John V. Wood (1984, p. 11) traced the Trail’s route as commencing at Thompson Falls, following Prospect Creek “for miles,” then turning right across Thompson Pass (elevation 4,859 feet), and then descending into the neighboring towns of Murray and Eagle. Ed Pulaski had probably not had much previous experience of trekking across mountain paths in the relatively flatter landscapes of Ohio and Missouri. Moreover, we do not know how “light” or “heavy” he may have been traveling. What we do know, however, is that there was a good deal more mountain trekking experience in store for him during his sojourn in the Murray and North Fork* area — a zone referred to locally as the “North Side.”
Soon after Pulaski’s arrival in Murray — in May, 1884 at the beginning of the summer work season – Ed was hired “as a packer to transport supplies for the general store of Saul Nathan, the first merchant of Murray.” McHarg described the contemporary pack transport situation as follows:
At that time, before the stage road was built from Thompson Falls, heavy transportation followed the water route and water grade to avoid the deep snows of the divide. Supplies were loaded at the head of navigation on the Coeur d’Alene River, the trail following the South Fork to “Jackass Trail” over two low passes to Murray.
In fact, there was vigorous competition across transportation methods and vying routes in this early period. A number of discussions of the pros and cons of these alternatives are offered in the historical literature. Decades later, in June of 1923, the U.S. Forest Service announced the clearing and re-opening of Jackass Trail. The occasion prompted by-then Ranger Ed Pulaski to reflect on his experiences on it many years before. “Mr. Pulaski said that during the gold excitement on the north side,” the Wallace Press-Times reported, “he did considerable packing over this trail…” (June 30, 1923).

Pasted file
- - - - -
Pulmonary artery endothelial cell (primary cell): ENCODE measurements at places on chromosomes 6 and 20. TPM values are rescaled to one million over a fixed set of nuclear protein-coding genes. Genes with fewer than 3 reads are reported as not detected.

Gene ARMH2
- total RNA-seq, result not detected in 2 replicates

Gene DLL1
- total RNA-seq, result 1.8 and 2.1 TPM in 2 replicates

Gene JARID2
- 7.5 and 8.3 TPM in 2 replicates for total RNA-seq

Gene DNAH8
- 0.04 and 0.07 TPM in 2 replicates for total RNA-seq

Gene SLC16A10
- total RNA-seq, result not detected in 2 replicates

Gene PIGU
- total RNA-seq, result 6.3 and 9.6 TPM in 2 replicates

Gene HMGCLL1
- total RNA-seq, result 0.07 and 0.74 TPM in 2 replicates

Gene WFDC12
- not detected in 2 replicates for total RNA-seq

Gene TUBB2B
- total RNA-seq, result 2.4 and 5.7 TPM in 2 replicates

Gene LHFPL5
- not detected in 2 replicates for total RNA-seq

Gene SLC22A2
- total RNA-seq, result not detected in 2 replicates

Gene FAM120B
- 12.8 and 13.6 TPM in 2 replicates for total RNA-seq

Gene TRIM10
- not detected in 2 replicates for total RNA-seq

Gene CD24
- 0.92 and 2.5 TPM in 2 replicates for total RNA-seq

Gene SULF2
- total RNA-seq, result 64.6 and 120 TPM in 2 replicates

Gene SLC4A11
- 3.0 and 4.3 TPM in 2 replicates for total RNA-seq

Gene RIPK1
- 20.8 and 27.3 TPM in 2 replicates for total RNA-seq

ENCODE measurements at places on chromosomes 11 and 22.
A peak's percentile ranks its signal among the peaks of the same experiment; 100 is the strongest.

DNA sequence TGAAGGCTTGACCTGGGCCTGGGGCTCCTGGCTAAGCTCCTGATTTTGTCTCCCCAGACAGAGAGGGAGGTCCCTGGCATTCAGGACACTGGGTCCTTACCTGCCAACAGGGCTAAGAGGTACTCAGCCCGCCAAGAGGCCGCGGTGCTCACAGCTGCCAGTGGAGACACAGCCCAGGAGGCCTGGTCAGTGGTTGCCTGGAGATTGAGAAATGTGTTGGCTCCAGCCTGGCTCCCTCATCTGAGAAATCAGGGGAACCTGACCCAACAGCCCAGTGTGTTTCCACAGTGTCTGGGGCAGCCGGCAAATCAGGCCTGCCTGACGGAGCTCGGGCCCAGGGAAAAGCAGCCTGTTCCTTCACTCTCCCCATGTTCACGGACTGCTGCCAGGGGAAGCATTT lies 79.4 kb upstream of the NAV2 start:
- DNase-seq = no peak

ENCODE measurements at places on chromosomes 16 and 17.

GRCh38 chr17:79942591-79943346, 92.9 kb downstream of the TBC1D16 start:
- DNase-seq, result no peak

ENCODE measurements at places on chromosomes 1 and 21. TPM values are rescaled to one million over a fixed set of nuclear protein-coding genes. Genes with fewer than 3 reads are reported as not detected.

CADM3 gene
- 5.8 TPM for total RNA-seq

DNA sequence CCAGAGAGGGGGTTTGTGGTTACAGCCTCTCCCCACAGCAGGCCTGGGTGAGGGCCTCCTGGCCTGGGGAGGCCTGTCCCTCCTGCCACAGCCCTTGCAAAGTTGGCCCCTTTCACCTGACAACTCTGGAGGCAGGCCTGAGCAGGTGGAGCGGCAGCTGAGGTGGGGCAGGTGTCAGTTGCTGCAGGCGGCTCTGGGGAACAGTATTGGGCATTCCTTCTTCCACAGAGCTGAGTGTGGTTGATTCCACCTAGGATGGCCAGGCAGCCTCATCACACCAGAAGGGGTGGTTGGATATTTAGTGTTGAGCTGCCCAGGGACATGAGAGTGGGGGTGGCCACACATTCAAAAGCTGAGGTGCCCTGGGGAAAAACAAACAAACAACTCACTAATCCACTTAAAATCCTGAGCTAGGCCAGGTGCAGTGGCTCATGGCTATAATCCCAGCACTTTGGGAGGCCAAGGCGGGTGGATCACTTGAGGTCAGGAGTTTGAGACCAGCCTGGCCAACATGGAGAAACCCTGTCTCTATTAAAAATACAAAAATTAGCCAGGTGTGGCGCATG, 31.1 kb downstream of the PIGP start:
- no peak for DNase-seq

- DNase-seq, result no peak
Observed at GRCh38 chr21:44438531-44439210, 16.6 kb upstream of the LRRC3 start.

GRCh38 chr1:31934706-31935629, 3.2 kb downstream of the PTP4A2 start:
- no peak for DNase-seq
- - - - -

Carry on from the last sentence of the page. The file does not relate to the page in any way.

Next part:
*That is, the North Fork of the Coeur d’Alene River and its tributaries.
“Forest Service Ready For Work,” Wallace Press-Times, June 30, 1923. (We thank Tom Harman for sharing this source with us.)
D.E. Livingston-Little, An Economic History of North Idaho, 1800-1900, Los Angeles, California: Journal of the West, Lorrin L. Morrison and Carroll Spear Morrison Publishers, 1965.
C.K. McHarg, “Edward C. Pulaski 1868-1931,” typescript dated November 7, 1941, U.S. Forest Service archives, Missoula, Montana.
Robert Wayne Smith, History of Placer and Quartz Gold Mining in the Coeur d’Alene District (M.A. Thesis, American History, University of Idaho), Fairfield, Washington: Ye Galleon Press, 1932.
Jim Wardner, Jim Wardner, of Wardner, Idaho, by Himself, New York: The Anglo-American Publishing Company, 1900.
John V. Wood, Railroads Through the Coeur d’Alenes, Caldwell, Idaho: The Caxton Printers, Ltd., 1984.